Campus, News

Angel Tree Program spreads joy to Boston-area families in need

To spread the holiday spirit, Boston University’s Community Service Center is helping dozens of low-income families afford gifts during the month of December.

“Not everyone is fortunate enough to have basics, let alone open presents during the holidays,” said College of Communication senior Amey Owen, the program manager of the CSC. “While this is not a traditional volunteering opportunity because it does involve money, it’s a great way to show thanks and gratitude.”

The Salvation Army’s Angel Tree Program is one of several holiday-related projects that the CSC has planned to participate in during December. Students will also volunteer in the Arlington Boys and Girls Club  Christmas tree sale on Dec. 4 and at the Winter Wonderland with the Joining Hands and the Siblings programs at Dec. 10.

Owen said that the Angel Tree Program is a program where each volunteer adopts a family in need to buy gifts for through the family’s holiday wish list.

Nina Burke, the One-Time Event Coordinator for CSC, said she hopes that the gifts, due in to the CSC by Dec. 5, bring joy to the families throughout the holiday season.

“[Since] many of these families cannot afford to purchase gifts for their children, this event allows the BU community to spread some holiday cheer into the lives of parents and children,” Burke, a graduate student in the School of Public Health, said.

Owen said that a lot of families also rely on the Angel Tree program for winter necessities.

Families who request clothing for the winter will be provided with coats, hats, gloves and other items through the Angel Tree Program, Burke said.

BU students, organizations and offices that are interested can also be assigned a family to shop for this holiday to help the community nationwide, Owen said. The CSC signed up to provide for 30 families and hopes to have all of the families’ wishes fulfilled.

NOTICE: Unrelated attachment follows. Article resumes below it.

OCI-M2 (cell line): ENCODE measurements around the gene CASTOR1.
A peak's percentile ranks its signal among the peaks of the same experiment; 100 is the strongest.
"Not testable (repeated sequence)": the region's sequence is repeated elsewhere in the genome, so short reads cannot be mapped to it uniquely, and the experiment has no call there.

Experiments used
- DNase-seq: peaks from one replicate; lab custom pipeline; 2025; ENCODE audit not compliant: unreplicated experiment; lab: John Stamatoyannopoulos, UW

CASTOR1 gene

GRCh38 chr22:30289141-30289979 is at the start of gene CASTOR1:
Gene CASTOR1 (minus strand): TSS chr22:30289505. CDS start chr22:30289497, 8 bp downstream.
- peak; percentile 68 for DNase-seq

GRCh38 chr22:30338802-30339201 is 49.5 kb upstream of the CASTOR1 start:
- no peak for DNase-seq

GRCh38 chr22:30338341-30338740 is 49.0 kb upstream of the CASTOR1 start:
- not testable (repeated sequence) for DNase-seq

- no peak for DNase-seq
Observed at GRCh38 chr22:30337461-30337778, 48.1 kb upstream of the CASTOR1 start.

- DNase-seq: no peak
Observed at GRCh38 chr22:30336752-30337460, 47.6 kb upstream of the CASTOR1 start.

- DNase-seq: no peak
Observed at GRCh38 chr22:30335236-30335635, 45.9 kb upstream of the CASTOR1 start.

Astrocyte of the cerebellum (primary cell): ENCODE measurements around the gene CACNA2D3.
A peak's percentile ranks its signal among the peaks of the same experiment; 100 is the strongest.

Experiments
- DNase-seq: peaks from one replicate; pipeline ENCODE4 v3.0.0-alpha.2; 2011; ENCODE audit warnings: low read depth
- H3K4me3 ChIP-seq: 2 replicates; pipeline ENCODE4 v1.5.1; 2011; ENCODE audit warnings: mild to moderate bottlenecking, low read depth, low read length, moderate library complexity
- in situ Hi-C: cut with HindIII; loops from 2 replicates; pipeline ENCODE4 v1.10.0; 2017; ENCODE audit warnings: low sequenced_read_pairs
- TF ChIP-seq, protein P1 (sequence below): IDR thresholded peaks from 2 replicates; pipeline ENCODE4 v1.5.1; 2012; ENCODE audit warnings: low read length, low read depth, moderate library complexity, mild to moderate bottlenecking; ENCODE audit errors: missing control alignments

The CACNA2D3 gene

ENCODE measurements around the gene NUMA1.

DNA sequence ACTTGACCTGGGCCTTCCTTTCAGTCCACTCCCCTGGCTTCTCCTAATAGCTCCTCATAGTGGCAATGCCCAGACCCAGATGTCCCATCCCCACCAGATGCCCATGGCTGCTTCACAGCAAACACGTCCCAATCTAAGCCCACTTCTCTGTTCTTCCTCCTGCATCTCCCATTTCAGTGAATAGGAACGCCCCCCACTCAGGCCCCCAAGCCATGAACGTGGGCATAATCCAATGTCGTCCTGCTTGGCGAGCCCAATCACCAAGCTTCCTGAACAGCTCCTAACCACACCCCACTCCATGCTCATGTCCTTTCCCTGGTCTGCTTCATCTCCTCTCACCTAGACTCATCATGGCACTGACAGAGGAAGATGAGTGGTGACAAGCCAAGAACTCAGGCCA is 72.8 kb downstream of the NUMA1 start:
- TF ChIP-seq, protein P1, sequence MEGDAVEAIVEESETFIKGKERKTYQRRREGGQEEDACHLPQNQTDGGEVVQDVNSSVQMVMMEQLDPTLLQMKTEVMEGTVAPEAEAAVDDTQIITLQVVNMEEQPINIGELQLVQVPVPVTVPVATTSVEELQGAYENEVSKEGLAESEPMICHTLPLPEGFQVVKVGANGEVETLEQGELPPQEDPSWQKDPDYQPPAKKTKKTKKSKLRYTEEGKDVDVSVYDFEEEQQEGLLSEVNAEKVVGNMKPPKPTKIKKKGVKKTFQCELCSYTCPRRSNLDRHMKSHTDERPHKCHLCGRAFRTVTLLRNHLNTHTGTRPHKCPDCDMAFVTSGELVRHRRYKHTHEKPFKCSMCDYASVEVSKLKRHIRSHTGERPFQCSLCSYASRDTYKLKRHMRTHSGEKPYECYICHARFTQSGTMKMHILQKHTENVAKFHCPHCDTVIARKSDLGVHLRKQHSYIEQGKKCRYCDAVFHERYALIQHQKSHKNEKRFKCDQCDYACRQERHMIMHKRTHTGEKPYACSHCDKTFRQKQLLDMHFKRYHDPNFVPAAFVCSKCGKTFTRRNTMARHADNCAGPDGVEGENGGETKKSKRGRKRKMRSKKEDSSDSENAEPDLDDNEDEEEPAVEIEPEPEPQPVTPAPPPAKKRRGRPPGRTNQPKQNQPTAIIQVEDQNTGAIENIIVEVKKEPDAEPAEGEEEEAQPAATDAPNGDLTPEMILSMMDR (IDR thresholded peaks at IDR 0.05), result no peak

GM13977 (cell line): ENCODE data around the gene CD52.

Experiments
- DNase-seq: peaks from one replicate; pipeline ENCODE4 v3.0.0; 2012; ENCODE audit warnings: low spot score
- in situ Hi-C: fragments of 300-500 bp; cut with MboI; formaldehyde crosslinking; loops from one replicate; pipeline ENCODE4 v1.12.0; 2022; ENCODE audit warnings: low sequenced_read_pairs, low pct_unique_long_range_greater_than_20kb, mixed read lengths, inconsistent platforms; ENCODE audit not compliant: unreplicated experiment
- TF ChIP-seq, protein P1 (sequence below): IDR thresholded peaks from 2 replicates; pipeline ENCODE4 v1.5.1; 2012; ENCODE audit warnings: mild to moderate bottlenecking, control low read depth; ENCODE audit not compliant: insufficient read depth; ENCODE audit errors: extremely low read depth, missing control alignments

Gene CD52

“We are proud of how well we have done so far, but I think we have about five families left, so there is always room for the BU community to jump in,” she said.

The Christmas tree sale, which the CSC has collaborated on in previous years, Owen said, sends proceeds to youth programs.

“We have had this partnership for many years and are excited to help out once again,” she said. “We would like to fulfill six volunteers for every [time] slot. It’s a great time to get to know people at BU and help a great cause.”

Lynda LaFratta, the program administrator of the Arlington Boys and Girls Club, said that she relies on groups like the CSC to make the fundraiser a success.

“This, unlike any other fundraiser, is purely driven by volunteers,” LaFratta said. “Therefore, we rely on the Arlington Boys & Girls Club community as well as surrounding communities to make it a success.”

BU students planning to host families as part of the CSC and Angel Tree Program this holiday season are excited for the prospect.

“I think it’s important that we really reach out to the Boston community because everyone’s looking for joy, love, support and all that good stuff this time of year,” said Kristely Bastien, a senior in Sargent College of Health and Rehabilitation Sciences.

COM sophomore Yasmeen Safadi said that the “heart-wrenching” stories she hears of families in need cause her to feel it’s her responsibility to help out with the CSC.

“I read an email about a woman who had three children but only two coats for them,” Safadi said. “How can someone hear a story like that and not feel bad and not feel like they have to do something?”

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